College sports games don't feature the names of players but other than that, the players are exact replicas of their real-life counterparts. That's what former Arizona State and Nebraska quarterback Sam Keller is contending in a class-action lawsuit against EA Sports and the NCAA.
From CNBC's Darren Rovell:
Keller says that the NCAA and its licensing arm, Collegiate Licensing Company, have approved the use of players names and likenesses.
"With rare exception, virtually every real-life Division I football or basketball player in the NCAA has a corresponding player in Electronic Arts' games with the same jersey number, and virtually identical height, weight, build, and home state. In addition, Electronic Arts matches the player's skin tone, hair color, and often even a player's hair style, although this last characteristic can be highly variable over even a single season."
Keller then introduces GameRosters.com, which I have known about for years. The company has files of each school's roster, which can be uploaded into the game.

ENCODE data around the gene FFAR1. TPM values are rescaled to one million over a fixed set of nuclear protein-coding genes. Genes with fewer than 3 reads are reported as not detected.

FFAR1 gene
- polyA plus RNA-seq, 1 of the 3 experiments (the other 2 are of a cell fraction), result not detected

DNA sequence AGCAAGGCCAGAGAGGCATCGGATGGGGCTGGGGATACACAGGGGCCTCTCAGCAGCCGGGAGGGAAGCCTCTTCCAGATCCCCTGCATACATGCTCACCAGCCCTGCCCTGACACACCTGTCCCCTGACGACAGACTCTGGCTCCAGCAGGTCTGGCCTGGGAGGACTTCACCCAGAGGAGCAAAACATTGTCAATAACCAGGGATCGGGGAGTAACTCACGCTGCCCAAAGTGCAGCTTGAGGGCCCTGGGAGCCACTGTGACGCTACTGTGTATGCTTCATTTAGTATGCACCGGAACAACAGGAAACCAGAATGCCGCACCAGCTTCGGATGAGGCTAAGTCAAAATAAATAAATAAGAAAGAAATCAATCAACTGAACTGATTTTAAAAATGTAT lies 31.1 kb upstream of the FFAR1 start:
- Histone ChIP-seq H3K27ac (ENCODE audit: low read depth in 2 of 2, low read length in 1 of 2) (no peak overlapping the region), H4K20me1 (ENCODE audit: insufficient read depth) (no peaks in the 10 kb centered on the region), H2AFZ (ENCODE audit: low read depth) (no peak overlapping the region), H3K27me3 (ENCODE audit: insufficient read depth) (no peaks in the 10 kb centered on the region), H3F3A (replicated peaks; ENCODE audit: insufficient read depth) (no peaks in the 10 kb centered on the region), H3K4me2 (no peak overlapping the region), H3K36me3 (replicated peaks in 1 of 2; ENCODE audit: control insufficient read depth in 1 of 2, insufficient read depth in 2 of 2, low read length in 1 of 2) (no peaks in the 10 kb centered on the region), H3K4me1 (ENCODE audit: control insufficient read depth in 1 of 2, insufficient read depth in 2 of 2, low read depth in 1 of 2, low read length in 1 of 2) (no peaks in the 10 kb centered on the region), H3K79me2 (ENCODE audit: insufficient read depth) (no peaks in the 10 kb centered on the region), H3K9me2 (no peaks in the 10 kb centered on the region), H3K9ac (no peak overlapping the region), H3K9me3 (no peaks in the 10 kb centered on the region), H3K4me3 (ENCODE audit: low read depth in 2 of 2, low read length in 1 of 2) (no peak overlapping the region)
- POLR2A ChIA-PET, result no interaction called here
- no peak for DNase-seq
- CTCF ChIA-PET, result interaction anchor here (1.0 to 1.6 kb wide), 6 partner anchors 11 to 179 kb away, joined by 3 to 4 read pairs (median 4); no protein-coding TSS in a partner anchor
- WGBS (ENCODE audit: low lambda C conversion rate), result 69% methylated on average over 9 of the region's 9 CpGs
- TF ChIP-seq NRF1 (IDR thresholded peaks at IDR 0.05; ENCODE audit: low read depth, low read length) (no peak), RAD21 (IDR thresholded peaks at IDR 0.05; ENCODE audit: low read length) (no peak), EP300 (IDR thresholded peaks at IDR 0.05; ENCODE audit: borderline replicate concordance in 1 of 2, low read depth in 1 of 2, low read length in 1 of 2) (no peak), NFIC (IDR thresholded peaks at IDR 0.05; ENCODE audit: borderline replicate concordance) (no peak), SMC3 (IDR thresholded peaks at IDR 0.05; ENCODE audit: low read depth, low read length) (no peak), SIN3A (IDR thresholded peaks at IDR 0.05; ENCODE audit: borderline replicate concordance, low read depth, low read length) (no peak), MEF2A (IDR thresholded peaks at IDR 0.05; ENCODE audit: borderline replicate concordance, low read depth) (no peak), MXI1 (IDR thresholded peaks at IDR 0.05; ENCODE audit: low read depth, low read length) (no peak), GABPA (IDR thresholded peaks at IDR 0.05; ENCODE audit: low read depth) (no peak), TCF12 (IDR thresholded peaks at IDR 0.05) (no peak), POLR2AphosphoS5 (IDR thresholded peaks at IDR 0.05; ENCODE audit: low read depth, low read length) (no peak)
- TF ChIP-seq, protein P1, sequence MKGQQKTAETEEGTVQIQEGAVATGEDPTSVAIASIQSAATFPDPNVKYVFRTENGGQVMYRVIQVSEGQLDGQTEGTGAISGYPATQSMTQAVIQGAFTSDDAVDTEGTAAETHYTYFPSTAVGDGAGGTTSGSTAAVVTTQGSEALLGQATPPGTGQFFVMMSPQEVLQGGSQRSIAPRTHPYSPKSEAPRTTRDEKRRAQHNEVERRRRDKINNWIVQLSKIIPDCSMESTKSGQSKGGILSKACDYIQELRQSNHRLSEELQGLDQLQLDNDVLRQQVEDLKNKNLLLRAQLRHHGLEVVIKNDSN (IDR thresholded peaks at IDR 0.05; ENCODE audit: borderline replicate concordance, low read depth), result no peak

"Once uploaded," the suit says, "the default jerseys in the game that contain only players' numbers are replaced with jerseys that contain both the player's actual name and actual number and in-game announcers then refer to players by their real names."
Keller is exactly right here and I'm surprised it has taken this long for someone to come forward to try and stop it. Obviously the big stars of the NCAA that make it in the NFL won't say anything because they are rich, but Keller needs money and attention, since he didn't really do much in college.
Besides, if there is no intent by EA to capture the players' likenesses, as they say, then why do the announcers say the names of each player once you've uploaded them?
I'm sure EA could make the case that it's so that people at home can create themselves, but are there that many people buying the game with last names like Reynaud and Heyward-Bey?